The faint morning light slowly illuminated my tent. I zipped it open and looked out. Light began to rise through the bare forests, as the sky above resembled, for a few moments, the dusk from the prior evening. The second day had begun.
I got my things together and was on the trail first. I was feeling good. The trail made and increasingly steep climb up to the ridge of Jacks Mountain. At the top, the sun rose above the ridges to the east as heavy fog hung in the valleys below. A light breeze played with the leaves on the forest floor.
I passed a log caked with congealed blood and tufts of fur. I looked at it for a split second. Nothing else remained.
The trail reached Shorb’s Summit with its fine views to the west. The Juniata River twisted within its deep valley, partially veiled by mist. The blue morning skies met growing clouds on the horizon.
This would be a day of contrasts- blue skies to clouds, roads and towns to steep climbs and isolation, soft breezes to howling winds, the present to the remnants of our past.
The trail descended to phenomenal Clark’s Vista. Both Kevin and Amanda were immediately impressed. Symmetrical ridges expanded like waves towards the horizon. The trail then followed a series of narrow switchbacks on old dinky railroad grades that were once used for quarries. In places, moss covered ties were embedded in the grade.
We reached a flat area carved into the side of the mountain along the dinky grade. It was once used for the quarry operations. Cliffs and ledges towered over us. There were two men dayhiking up from the Thousand Steps. One man asked about our hike and the trail, his eyes widened with a desire to explore more of it. He was amazed we had hiked all the way from Greenwood Furnace. He said he wanted to hike it someday.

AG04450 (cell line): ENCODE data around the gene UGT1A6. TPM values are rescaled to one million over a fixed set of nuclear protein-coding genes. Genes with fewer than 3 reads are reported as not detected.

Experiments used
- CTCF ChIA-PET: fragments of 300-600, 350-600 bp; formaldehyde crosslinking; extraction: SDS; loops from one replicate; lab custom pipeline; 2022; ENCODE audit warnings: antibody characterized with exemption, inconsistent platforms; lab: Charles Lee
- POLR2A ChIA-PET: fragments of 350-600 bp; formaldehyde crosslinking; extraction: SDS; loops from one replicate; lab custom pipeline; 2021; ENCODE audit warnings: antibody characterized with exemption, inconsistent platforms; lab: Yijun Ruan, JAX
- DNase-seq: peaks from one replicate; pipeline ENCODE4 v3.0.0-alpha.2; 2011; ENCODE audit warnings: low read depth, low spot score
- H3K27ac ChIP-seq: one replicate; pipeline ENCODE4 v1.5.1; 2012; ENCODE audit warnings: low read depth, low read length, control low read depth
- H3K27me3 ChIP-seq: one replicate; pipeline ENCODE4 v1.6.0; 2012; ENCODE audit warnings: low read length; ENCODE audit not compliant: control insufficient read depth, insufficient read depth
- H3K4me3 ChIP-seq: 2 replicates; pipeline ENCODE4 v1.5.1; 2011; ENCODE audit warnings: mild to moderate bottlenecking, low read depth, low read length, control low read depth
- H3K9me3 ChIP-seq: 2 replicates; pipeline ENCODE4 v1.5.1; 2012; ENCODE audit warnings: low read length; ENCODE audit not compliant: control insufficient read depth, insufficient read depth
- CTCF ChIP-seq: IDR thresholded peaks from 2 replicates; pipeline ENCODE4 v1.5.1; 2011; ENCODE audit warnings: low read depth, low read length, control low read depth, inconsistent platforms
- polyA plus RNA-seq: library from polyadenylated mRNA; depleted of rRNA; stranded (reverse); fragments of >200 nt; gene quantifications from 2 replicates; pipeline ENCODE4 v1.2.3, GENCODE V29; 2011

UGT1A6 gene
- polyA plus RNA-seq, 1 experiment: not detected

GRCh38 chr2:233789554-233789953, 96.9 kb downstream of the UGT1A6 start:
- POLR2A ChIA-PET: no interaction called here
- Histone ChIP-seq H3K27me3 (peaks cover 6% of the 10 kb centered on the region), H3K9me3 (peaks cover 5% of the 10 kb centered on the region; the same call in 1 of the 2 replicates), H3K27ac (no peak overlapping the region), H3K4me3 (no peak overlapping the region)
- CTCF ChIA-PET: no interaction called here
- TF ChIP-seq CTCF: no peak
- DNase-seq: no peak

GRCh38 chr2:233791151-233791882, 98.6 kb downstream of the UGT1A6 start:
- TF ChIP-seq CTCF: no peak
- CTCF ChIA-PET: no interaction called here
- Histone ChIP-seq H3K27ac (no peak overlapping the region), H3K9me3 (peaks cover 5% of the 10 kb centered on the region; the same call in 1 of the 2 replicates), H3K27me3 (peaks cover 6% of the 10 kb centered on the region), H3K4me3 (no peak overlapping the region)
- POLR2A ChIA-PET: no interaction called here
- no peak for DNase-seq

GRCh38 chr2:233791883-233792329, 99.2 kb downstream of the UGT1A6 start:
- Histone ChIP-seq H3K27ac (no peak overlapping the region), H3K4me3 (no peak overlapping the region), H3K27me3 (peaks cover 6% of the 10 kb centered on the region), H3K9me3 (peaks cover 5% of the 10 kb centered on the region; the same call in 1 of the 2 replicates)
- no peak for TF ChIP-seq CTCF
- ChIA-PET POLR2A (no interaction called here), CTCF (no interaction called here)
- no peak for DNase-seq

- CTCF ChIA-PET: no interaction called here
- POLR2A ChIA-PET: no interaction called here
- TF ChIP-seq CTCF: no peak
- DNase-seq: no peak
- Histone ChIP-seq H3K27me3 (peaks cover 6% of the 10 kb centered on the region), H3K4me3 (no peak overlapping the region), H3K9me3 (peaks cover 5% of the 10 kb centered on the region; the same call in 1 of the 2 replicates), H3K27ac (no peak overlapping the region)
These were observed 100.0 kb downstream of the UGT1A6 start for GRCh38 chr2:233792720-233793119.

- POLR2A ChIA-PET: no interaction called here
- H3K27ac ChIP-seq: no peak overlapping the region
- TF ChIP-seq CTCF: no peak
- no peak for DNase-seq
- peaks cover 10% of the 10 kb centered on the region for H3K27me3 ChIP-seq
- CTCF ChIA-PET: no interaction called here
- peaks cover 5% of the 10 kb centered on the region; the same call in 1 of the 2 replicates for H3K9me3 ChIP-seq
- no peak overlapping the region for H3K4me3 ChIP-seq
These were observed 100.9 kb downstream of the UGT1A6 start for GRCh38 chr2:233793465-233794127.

There were more great views down into Mapleton as rock outrops capped the side of the mountain. Over a thousand feet below was the Juniata River as it flowed through Jacks Narrows, one of the deepest water gaps in the east. We soon reached the Dinky House where the trains were repaired. I took a picture into the vast chasm that is Jacks Narrows.
We reached the famous Thousand Steps with its long staircases across talus slopes and forests of pine and hemlock. The steps were built for quarry workers a century ago so they could climb the mountain to work the quarry. It is now one of the region’s most popular hiking destinations. In summer, there are thousands of little lizards along the steps. Today, there were several dayhikers, each striving with a personal challenge to climb the steps. We had the luxury of descending the steps, although our knees didn’t think so.
At the bottom of the steps the trail followed a grade high above US 22. Rust colored cliffs rose hundreds of feet above us. We also passed a multi-colored outcrop that once reached the river, but had been cut back by the canal, railroads, and highway to its present location.
We reached Mapleton as the skies began to cloud over and crossed over the beautiful Juniata River, its clear aquamarine water flowing over cobblestones. I’ve paddled much of this wonderful river with its stunning gorges, viaducts, and ancient canal walls, islands filled with birdlife, and water brimming with smallmouth and rock bass. This journey was different, instead of lush, temperate jungles along the river with herons and bald eagles, I would visit windswept vistas and rock-strewn ridges. Part of me wanted to go down the river, but the trail took me in a different direction.